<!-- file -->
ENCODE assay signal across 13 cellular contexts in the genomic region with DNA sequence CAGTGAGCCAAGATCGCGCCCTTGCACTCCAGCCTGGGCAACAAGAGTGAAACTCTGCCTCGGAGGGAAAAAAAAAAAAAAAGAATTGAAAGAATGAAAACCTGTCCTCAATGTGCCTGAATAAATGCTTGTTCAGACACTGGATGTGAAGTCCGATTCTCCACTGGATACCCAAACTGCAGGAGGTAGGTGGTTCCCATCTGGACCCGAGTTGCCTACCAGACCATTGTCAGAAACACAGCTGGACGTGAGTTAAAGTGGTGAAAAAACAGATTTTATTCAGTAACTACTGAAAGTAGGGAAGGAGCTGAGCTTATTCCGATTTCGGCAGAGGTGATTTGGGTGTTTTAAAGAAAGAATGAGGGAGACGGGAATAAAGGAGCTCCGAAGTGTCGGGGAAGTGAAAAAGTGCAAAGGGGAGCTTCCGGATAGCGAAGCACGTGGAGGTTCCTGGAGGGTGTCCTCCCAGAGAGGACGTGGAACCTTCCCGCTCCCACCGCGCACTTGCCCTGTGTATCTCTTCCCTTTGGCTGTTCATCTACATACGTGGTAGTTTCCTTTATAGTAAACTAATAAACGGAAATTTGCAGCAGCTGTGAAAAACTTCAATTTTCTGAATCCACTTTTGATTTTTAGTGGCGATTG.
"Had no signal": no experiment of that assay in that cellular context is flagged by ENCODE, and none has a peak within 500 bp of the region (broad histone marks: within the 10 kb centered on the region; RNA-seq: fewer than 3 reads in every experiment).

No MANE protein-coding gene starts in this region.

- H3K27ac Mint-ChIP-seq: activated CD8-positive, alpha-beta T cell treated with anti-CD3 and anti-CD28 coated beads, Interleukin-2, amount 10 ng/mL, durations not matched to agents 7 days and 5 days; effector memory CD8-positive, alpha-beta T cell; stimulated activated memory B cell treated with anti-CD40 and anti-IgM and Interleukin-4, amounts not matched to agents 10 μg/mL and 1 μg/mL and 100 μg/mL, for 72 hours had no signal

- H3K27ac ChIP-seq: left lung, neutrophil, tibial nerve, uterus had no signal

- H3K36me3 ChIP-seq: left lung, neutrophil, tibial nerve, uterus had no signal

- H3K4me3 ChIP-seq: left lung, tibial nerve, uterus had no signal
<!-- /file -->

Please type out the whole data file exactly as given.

ENCODE assay signal across 13 cellular contexts in the genomic region with DNA sequence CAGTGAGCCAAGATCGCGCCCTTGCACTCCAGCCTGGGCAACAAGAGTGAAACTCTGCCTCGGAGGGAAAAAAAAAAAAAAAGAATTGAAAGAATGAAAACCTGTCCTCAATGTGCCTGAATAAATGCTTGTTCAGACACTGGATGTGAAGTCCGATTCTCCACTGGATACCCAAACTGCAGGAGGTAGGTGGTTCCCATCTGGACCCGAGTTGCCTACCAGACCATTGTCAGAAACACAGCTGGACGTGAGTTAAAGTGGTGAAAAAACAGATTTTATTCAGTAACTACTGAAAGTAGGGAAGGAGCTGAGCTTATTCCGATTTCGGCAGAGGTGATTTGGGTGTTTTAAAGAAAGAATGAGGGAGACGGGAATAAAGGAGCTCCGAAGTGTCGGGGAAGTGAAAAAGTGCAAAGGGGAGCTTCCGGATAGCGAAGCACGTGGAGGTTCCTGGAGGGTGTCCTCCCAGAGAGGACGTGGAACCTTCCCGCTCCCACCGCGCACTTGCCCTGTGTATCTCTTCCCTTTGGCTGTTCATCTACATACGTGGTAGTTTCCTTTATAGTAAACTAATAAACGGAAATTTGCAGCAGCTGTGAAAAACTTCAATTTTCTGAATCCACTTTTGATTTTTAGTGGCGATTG.
"Had no signal": no experiment of that assay in that cellular context is flagged by ENCODE, and none has a peak within 500 bp of the region (broad histone marks: within the 10 kb centered on the region; RNA-seq: fewer than 3 reads in every experiment).

No MANE protein-coding gene starts in this region.

- H3K27ac Mint-ChIP-seq: activated CD8-positive, alpha-beta T cell treated with anti-CD3 and anti-CD28 coated beads, Interleukin-2, amount 10 ng/mL, durations not matched to agents 7 days and 5 days; effector memory CD8-positive, alpha-beta T cell; stimulated activated memory B cell treated with anti-CD40 and anti-IgM and Interleukin-4, amounts not matched to agents 10 μg/mL and 1 μg/mL and 100 μg/mL, for 72 hours had no signal

- H3K27ac ChIP-seq: left lung, neutrophil, tibial nerve, uterus had no signal

- H3K36me3 ChIP-seq: left lung, neutrophil, tibial nerve, uterus had no signal

- H3K4me3 ChIP-seq: left lung, tibial nerve, uterus had no signal